The idea that privacy makes you safer is unjustly neglected: public officials emphasize the dangers of privacy while contemporary privacy theorists acknowledge that privacy may have safety implications but hardly dwell on the point. We argue that this lack of emphasis is a substantive and strategic error and seek to rectify it. This refocusing is particularly timely given the proliferation of new and invasive technologies for the home and for consumer use more generally, not to mention surveillance technologies such as so-called smart cities. Indeed, we argue—perhaps for the first time in modern conversations about privacy—that in many cases privacy is safety, and that, in practice, United States law already recognizes this fact. Although the connection rarely figures in contemporary conversations about privacy, the relationship is implicitly recognized in a substantial but diverse body of U.S. law that protects privacy as a direct means of protecting safety. As evidence we offer a survey of the ways in which U.S. law already recognizes that privacy is safety, or at least that privacy enhances safety. Following modern reformulations of Alan Westin’s four zones of privacy, we explore the safety-enhancing privacy protections within the personal, intimate, semi-private, and public zones of life, and find examples in each zone, although cases in which privacy protects physical safety seem particularly frequent. We close by noting that new technologies such as the Internet of Things and connected cars create privacy gaps that can endanger their users’ safety, suggesting the need for new safety-enhancing privacy rules in these areas. By emphasizing the deep connection between privacy and safety, we seek to lay a foundation for planned future work arguing that U.S. administrative agencies with a safety mission should make privacy protection one of their goals.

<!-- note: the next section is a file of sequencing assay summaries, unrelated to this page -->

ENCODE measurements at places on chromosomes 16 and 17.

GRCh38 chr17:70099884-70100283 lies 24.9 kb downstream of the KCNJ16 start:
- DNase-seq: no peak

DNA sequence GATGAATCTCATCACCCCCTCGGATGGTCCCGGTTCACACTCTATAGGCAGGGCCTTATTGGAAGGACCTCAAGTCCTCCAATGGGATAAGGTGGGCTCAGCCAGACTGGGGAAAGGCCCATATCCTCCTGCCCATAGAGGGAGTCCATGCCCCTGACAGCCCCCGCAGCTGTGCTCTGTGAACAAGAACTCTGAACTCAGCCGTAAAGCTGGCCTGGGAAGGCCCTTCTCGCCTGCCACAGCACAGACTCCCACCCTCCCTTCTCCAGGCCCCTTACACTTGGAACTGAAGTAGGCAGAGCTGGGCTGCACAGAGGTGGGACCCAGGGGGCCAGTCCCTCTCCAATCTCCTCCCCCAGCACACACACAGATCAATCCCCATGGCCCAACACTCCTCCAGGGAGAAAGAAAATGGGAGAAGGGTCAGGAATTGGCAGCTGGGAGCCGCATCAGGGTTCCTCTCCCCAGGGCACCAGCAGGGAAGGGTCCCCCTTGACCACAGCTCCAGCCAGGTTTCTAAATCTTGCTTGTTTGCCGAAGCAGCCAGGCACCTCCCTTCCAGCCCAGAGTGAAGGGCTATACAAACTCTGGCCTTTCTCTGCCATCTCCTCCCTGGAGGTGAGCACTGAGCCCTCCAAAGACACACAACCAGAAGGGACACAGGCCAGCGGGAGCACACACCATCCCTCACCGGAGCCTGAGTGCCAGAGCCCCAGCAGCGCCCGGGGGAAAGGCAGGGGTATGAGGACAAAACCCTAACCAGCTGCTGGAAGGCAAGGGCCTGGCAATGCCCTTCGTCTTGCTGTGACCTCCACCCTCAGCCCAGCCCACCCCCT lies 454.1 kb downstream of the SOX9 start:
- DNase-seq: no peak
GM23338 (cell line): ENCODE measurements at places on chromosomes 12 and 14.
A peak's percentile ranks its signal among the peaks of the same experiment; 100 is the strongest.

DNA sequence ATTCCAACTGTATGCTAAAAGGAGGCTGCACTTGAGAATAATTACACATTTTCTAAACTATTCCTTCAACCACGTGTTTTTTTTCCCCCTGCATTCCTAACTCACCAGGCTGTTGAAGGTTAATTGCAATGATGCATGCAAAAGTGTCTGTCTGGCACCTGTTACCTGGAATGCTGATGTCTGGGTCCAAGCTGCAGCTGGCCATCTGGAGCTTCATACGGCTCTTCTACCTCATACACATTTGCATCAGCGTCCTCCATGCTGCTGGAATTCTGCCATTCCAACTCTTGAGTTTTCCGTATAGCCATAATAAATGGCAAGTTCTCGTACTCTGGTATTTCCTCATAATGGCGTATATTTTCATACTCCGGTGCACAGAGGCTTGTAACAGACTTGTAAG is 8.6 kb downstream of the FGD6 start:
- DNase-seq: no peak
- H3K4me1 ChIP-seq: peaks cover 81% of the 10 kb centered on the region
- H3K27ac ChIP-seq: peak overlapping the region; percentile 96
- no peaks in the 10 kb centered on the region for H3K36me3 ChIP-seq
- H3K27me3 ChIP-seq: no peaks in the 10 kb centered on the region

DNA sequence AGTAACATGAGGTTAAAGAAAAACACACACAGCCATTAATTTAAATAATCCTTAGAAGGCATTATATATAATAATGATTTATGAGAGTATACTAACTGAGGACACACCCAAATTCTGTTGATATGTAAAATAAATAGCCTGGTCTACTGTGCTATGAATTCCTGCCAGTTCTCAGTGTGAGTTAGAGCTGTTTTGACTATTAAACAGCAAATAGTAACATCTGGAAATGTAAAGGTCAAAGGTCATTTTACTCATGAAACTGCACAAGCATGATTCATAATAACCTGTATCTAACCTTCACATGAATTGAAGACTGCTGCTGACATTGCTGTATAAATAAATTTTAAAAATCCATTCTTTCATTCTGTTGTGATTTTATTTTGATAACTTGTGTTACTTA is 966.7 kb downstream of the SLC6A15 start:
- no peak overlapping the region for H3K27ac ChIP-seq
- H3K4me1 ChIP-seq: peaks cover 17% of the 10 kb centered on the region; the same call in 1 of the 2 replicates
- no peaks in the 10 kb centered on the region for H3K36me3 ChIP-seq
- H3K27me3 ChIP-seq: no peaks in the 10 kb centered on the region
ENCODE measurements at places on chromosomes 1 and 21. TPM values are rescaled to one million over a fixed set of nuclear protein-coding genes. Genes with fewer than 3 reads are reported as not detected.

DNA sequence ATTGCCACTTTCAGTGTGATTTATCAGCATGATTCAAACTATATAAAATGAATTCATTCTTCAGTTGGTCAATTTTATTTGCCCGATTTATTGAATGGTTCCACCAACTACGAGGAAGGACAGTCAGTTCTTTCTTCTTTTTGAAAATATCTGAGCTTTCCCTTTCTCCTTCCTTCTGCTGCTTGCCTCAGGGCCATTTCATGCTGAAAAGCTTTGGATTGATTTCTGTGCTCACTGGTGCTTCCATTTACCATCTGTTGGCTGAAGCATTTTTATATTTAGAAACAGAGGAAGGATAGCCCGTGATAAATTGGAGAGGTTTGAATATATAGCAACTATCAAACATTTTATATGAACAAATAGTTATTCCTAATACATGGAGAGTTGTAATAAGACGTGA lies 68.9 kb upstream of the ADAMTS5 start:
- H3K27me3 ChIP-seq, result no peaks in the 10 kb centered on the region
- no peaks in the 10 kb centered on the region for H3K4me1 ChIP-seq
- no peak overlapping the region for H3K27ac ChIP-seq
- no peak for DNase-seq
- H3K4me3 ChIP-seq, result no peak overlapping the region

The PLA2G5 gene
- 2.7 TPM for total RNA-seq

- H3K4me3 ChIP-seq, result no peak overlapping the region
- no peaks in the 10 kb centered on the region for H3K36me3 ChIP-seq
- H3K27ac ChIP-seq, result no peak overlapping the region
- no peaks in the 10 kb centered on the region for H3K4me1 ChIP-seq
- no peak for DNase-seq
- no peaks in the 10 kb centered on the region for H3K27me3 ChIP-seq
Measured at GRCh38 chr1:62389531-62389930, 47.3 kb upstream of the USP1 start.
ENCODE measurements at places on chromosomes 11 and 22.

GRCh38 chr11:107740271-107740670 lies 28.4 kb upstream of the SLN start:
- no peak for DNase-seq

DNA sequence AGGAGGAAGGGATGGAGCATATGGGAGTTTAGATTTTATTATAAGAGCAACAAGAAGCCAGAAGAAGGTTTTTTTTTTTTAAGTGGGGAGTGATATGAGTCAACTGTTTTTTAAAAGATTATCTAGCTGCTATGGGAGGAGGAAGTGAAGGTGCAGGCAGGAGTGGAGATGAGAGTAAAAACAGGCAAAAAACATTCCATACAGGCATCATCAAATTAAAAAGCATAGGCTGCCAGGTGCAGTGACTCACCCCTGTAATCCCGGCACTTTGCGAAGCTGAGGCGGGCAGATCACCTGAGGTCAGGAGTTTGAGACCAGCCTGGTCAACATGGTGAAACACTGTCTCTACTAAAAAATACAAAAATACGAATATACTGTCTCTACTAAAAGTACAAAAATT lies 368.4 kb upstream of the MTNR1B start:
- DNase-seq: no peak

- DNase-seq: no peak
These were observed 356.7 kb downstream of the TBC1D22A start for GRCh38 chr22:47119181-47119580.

|Original language||English (US)|
|Number of pages||63|
|Journal||Washington Law Review|
|State||Published - 2020|
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